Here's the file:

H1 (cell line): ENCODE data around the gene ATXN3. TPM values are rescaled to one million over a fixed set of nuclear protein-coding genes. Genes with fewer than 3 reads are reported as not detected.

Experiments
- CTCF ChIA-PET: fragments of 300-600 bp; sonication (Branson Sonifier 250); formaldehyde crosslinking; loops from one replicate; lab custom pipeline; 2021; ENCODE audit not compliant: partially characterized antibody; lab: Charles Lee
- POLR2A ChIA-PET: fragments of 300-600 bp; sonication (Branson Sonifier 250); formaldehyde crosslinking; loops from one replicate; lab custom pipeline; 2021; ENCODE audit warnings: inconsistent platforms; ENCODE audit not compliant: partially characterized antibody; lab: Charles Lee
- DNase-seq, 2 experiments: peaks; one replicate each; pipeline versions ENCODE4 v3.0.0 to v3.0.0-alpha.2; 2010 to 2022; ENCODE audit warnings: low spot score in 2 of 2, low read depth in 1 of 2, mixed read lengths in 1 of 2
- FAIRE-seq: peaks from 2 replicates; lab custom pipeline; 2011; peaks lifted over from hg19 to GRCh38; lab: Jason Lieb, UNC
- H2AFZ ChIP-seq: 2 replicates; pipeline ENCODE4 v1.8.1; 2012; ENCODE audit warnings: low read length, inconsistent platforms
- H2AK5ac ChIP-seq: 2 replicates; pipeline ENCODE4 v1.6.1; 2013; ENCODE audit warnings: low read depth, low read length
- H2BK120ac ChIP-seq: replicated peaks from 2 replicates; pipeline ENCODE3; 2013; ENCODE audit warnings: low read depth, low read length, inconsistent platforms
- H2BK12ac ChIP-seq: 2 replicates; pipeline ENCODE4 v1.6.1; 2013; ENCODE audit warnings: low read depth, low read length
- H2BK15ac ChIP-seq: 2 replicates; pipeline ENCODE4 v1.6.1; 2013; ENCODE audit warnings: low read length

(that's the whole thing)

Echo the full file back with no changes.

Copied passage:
H1 (cell line): ENCODE data around the gene ATXN3. TPM values are rescaled to one million over a fixed set of nuclear protein-coding genes. Genes with fewer than 3 reads are reported as not detected.

Experiments
- CTCF ChIA-PET: fragments of 300-600 bp; sonication (Branson Sonifier 250); formaldehyde crosslinking; loops from one replicate; lab custom pipeline; 2021; ENCODE audit not compliant: partially characterized antibody; lab: Charles Lee
- POLR2A ChIA-PET: fragments of 300-600 bp; sonication (Branson Sonifier 250); formaldehyde crosslinking; loops from one replicate; lab custom pipeline; 2021; ENCODE audit warnings: inconsistent platforms; ENCODE audit not compliant: partially characterized antibody; lab: Charles Lee
- DNase-seq, 2 experiments: peaks; one replicate each; pipeline versions ENCODE4 v3.0.0 to v3.0.0-alpha.2; 2010 to 2022; ENCODE audit warnings: low spot score in 2 of 2, low read depth in 1 of 2, mixed read lengths in 1 of 2
- FAIRE-seq: peaks from 2 replicates; lab custom pipeline; 2011; peaks lifted over from hg19 to GRCh38; lab: Jason Lieb, UNC
- H2AFZ ChIP-seq: 2 replicates; pipeline ENCODE4 v1.8.1; 2012; ENCODE audit warnings: low read length, inconsistent platforms
- H2AK5ac ChIP-seq: 2 replicates; pipeline ENCODE4 v1.6.1; 2013; ENCODE audit warnings: low read depth, low read length
- H2BK120ac ChIP-seq: replicated peaks from 2 replicates; pipeline ENCODE3; 2013; ENCODE audit warnings: low read depth, low read length, inconsistent platforms
- H2BK12ac ChIP-seq: 2 replicates; pipeline ENCODE4 v1.6.1; 2013; ENCODE audit warnings: low read depth, low read length
- H2BK15ac ChIP-seq: 2 replicates; pipeline ENCODE4 v1.6.1; 2013; ENCODE audit warnings: low read length